[Screenshot image from TurnTo10]
I’ve talked a lot both about the importance of getting students involved in election administration and the need to expand the kinds of skills that those students are bringing to the field. Today’s story hits both out of the park.
No doubt inspired in part by a class taught by my friend and colleague Dana Chisnell, students at the Rhode Island School of Design have applied design techniques to signs and ballots and are now taking those to the State Board of Elections. TurnTo10’s Bill Rappleye has more:
The typical signage at a Rhode Island voting place is not coordinated and sometimes not easy to understand.
A solution from design students at the Rhode Island School of Design is to make the signs at least the same color.
“You can follow the additional bright blue signs inside,” said Evan Brooks, a RISD senior.
Brooks is one of a team of students who showed what they think are improved signs and ballots to the Board of Elections on Tuesday.
“It just seemed incredibly confusing and intimidating. There’s no structure to it. You have to take everything out and sort through it, and just by designing it in a neater way saves work for both the Board of Elections and the volunteer poll workers who have to set everything up,” Brooks said.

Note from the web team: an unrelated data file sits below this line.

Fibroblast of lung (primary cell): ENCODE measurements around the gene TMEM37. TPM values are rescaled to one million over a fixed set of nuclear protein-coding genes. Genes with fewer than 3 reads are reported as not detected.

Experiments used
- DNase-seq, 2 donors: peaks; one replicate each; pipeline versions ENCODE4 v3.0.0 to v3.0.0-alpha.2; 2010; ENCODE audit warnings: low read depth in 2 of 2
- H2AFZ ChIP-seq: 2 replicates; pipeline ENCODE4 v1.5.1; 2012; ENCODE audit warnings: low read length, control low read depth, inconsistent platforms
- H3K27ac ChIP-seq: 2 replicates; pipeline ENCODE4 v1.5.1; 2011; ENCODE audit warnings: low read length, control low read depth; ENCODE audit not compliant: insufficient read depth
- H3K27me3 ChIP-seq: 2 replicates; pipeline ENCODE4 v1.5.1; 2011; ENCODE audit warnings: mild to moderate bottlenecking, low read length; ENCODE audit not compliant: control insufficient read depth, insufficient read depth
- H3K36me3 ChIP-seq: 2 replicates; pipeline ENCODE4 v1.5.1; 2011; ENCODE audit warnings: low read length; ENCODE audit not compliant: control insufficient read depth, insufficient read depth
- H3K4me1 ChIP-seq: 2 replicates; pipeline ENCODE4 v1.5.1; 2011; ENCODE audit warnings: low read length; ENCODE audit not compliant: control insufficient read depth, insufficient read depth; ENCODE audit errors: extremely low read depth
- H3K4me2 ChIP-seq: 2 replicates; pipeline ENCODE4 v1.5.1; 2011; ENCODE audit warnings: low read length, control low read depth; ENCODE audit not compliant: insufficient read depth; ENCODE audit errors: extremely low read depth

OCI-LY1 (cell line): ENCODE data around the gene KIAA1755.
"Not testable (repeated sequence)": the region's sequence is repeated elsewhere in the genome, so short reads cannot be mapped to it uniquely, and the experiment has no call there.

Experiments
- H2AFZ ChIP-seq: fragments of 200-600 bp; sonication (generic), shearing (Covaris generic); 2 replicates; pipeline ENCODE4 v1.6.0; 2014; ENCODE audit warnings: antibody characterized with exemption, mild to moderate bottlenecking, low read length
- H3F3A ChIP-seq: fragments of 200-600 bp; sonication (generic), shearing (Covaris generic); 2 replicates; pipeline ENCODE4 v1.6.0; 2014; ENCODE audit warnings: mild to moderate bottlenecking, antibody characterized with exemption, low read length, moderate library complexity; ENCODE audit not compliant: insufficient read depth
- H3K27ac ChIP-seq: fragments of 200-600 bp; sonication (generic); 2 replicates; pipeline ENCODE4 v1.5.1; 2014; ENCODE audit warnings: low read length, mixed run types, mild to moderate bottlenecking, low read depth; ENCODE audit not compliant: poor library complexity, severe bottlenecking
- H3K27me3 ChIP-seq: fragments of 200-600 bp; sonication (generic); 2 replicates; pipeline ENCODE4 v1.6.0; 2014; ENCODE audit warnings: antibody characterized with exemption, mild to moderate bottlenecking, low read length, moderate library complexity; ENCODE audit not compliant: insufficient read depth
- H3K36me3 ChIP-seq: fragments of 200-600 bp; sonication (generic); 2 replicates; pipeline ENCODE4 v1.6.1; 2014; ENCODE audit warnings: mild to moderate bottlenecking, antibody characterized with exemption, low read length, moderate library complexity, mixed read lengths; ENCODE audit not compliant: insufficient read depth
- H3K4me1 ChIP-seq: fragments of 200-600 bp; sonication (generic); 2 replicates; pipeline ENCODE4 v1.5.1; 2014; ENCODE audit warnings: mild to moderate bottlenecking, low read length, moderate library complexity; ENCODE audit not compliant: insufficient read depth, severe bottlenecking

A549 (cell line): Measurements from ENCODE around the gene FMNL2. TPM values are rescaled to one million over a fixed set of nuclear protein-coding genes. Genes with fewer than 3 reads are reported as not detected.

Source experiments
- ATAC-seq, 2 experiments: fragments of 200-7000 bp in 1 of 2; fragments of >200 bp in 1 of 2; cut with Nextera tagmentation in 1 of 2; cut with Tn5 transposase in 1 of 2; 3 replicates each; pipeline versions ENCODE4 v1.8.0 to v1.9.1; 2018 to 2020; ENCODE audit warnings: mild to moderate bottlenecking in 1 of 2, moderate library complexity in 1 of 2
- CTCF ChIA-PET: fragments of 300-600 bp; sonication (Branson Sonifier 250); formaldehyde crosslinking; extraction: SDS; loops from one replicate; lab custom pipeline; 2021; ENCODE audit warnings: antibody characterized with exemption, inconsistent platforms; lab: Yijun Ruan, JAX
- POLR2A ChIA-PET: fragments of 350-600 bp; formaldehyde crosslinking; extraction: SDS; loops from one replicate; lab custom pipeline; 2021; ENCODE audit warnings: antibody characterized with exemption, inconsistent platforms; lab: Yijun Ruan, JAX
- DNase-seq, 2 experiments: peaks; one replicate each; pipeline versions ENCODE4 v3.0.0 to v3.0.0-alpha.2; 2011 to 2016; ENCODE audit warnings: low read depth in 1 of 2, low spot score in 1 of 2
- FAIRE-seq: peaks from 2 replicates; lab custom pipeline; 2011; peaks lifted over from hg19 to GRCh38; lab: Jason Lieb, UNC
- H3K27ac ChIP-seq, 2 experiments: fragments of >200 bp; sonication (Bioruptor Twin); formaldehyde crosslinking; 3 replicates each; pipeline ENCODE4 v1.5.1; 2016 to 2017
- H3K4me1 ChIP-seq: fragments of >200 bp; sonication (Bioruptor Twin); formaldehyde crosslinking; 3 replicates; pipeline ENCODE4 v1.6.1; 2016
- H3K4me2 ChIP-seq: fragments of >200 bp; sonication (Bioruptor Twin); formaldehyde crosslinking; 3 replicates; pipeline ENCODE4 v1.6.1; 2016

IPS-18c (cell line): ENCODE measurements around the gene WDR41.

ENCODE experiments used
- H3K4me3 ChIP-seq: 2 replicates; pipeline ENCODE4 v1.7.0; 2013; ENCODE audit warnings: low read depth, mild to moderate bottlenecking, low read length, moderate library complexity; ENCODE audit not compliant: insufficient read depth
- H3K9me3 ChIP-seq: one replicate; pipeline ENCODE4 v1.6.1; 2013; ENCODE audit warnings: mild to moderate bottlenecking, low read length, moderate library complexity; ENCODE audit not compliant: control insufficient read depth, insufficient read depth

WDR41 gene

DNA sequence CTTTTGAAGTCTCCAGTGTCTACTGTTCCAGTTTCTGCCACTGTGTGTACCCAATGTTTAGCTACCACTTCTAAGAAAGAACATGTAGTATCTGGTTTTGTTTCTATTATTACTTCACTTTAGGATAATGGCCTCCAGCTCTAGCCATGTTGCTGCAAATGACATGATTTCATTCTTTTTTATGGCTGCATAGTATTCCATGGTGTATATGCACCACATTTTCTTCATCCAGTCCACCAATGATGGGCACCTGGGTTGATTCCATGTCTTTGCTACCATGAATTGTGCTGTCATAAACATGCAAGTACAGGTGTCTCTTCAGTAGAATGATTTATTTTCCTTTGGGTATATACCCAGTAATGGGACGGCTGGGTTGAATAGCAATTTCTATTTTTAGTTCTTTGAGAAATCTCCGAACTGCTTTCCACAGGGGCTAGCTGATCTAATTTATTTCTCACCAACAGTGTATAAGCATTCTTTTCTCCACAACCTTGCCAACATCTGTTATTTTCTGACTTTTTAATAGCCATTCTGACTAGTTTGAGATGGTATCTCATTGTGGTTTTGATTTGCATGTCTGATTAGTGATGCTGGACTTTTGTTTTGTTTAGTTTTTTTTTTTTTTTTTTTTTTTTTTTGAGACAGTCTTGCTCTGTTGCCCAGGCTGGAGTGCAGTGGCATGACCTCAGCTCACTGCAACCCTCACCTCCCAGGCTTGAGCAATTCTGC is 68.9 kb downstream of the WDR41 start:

The students took a similar approach to ballots, making them more usable by voters:
The students took a shot at improving the ballots too, and found little changes can make a noticeable difference in usability.
“We changed the alignment to make sure people can read it better, and we changed having the English and the Spanish text clearly distinguishable,” said Mariam Quraishi, a RISD junior.
Best of all, the students recognize how seemingly disparate topics like art design and elections actually fit together:
“It’s a connection relationship that you wouldn’t normally expect but when you think about it, graphic design is communication through form and that’s what these people are trying to do,” said Kelsey Lim, a RISD senior.
[To see the full video, click here]
Congratulations to the students for their work, which I hope inspires design students in other states to embark on similar projects AND intrigues election officials enough to learn a little more about design!